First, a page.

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From "Thomas Mueller" <thomas.tom.muel...@gmail.com>
Subject Re: remove JackrabbitRepository.shutdown()
Date Wed, 16 Apr 2008 13:21:23 GMT

I think we agree that we disagree.

For Jukka Jackrabbit is a server, and the embedded use case (Model 1)
use case is completely unimportant. For me and Alexander, the embedded
use case (Model 1) is important. Not only because of performance, also
because of ease-of-use.

> Model 2 and 3 clients should not be able shutdown the repository,
> as the repository lifecycle is managed by the server.

Removing shutdown from the API will not solve this problem as
everybody can still call the method. A possible solution is that only
the very first session may call shutdown. Let's say there is
JackrabbitRepository.shutdown(Session adminSession). When the
repository is created the server (the entity that manages the
repository) opens a special 'admin session' and keeps it. An
application does not have access to it, only the server. If an
application calls shutdown with another session (or null) an exception
is thrown. The server can still force a shutdown if required. That's
just an idea and can still be improved.

> As a new Jackrabbit user these complicated ways to create and shutdown
> a repository are really annonying, because this is always the *first code*
> you will have to write to get it running in your application! So there should
> be lots of effort to make it as simple as possible!

I fully agree. I don't see how making things harder helps.

> And since all model 1 applications in any case have a direct
> Jackrabbit dependency, I don't see why we couldn't expect
> them to use the direct RepositoryImpl.shutdown() method.

Because RepositoryImpl is a class and not an interface. A) C) D) and
E). Again A-E for reference:
A) programming against interfaces
B) The "security" argument is invalid
C) How about Javadocs?
D) How about other implementations (RMI, CRX)?
E) JCRLog is impossible.

> Why not use TransientRepository?

That's probably the best solution so far. I'm not sure if that works
however. Some problems (which may be solvable):
- It cannot be used for remote repositories (can it?)
- The repository is closed (shut down) if the first login fails,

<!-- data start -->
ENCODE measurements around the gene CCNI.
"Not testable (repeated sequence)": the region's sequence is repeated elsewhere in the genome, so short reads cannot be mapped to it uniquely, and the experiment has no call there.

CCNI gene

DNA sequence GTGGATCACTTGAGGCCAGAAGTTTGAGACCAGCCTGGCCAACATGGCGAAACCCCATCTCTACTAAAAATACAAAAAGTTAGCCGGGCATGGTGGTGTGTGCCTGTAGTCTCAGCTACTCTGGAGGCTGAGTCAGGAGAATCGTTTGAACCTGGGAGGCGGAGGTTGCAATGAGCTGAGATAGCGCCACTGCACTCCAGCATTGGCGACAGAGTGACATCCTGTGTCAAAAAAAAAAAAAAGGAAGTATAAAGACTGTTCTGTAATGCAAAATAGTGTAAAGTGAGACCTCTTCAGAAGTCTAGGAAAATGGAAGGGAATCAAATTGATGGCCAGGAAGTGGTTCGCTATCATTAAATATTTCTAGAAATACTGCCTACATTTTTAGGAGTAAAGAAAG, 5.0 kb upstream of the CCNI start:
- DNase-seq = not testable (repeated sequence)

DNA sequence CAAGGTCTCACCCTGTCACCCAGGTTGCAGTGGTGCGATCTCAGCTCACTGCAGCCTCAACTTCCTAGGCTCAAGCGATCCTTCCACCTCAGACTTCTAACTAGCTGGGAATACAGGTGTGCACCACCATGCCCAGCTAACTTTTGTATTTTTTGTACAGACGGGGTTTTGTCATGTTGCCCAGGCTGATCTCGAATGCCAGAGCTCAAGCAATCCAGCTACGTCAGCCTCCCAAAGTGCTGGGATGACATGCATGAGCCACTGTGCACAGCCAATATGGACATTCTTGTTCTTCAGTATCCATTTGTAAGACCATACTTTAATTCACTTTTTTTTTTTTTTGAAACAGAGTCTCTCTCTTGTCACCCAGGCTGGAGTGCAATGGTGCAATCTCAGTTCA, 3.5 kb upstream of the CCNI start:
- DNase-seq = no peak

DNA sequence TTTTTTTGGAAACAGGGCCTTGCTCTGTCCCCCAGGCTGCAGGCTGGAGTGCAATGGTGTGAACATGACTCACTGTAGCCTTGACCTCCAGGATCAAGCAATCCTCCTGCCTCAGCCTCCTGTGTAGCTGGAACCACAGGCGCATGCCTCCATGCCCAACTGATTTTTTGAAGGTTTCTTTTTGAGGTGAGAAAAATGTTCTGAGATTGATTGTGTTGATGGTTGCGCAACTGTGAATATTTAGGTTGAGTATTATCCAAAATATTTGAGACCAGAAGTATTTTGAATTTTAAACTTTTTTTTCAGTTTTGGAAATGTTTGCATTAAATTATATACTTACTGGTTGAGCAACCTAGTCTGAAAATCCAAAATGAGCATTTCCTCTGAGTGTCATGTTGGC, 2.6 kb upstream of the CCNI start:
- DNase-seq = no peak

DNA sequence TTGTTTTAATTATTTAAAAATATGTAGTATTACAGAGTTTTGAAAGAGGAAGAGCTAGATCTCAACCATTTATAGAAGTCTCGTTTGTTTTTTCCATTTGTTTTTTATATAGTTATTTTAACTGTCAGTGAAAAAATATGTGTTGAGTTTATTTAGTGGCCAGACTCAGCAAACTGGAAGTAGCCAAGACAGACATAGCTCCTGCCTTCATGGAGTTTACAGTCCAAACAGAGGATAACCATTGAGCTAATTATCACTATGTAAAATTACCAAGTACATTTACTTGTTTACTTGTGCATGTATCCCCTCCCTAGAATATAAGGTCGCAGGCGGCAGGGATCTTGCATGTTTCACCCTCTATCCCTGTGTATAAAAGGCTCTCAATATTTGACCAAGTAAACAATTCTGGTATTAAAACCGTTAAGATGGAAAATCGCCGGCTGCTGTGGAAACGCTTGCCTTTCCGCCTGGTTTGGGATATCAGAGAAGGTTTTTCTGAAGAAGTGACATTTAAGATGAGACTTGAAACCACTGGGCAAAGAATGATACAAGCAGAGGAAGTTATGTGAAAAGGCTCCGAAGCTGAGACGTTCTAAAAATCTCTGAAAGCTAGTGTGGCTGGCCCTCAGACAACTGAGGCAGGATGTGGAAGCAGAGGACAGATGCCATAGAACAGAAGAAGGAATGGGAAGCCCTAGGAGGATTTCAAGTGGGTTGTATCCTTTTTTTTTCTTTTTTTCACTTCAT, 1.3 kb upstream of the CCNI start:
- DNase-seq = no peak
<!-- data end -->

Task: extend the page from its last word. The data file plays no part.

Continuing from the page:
unlike other repositories
- It doesn't solve the Javadoc problem (the class has public methods
that should not be called)
- It's still a class not an interface
- No way to force shutdown (unlike with
JackrabbitSession.shutdown(Session adminSession))

> why would JCRLog need to cover shutdown?

You can't use JCRLog because ((RepositoryImpl)rep).shutdown() throws a
ClassCastException. Even if you could solve this somehow, another
problem remains. The JCRLog should log all method calls that affect
Jackrabbit. By re-playing the log file a repository should be in the
same state as before. If shutdown is not logged, you can't do that.
Example: an application could call shutdown too early or not at all.
Replaying the log file would result in another state, and you wouldn't
see the problem. The log file may contain multiple runs of an
application (multiple open-close / start-stop).

> It's probably more fruitful to debate that goal, as the way we expose
> the shutdown mechanism is highly dependent on the expected deployment
> model.

In my view Model 1 usage is important. Ease-of-use is important
(sample apps, Javadoc, wiki,...), and there are technical reasons why
shutdown should be part of an interface.

For me, Model 2 and 3 are variations of Model 1. In Model 1, the
client application starts and stops the repository, while in Model 2
and 3 the 'server' starts and stops it. There is even a Model 4: Mixed
Mode. In that case, the application starts the repository and uses it
in embedded mode, plus it starts a server so that other processes can
connect to it remotely. The main advantages of Model 4 are: high
performance for the embedded sessions, while providing remote access.
This model is what Alexander is proposing in "simple Repository start

> sling/jcrapp

This sounds like the 'server' model. My concern is that is internally
uses Jackrabbit specific classes directly. P.S. Maybe you want to
tweak the name a bit... Somehow it reminds me of Crap4J
(http://www.crap4j.org/). Sorry, just joking.


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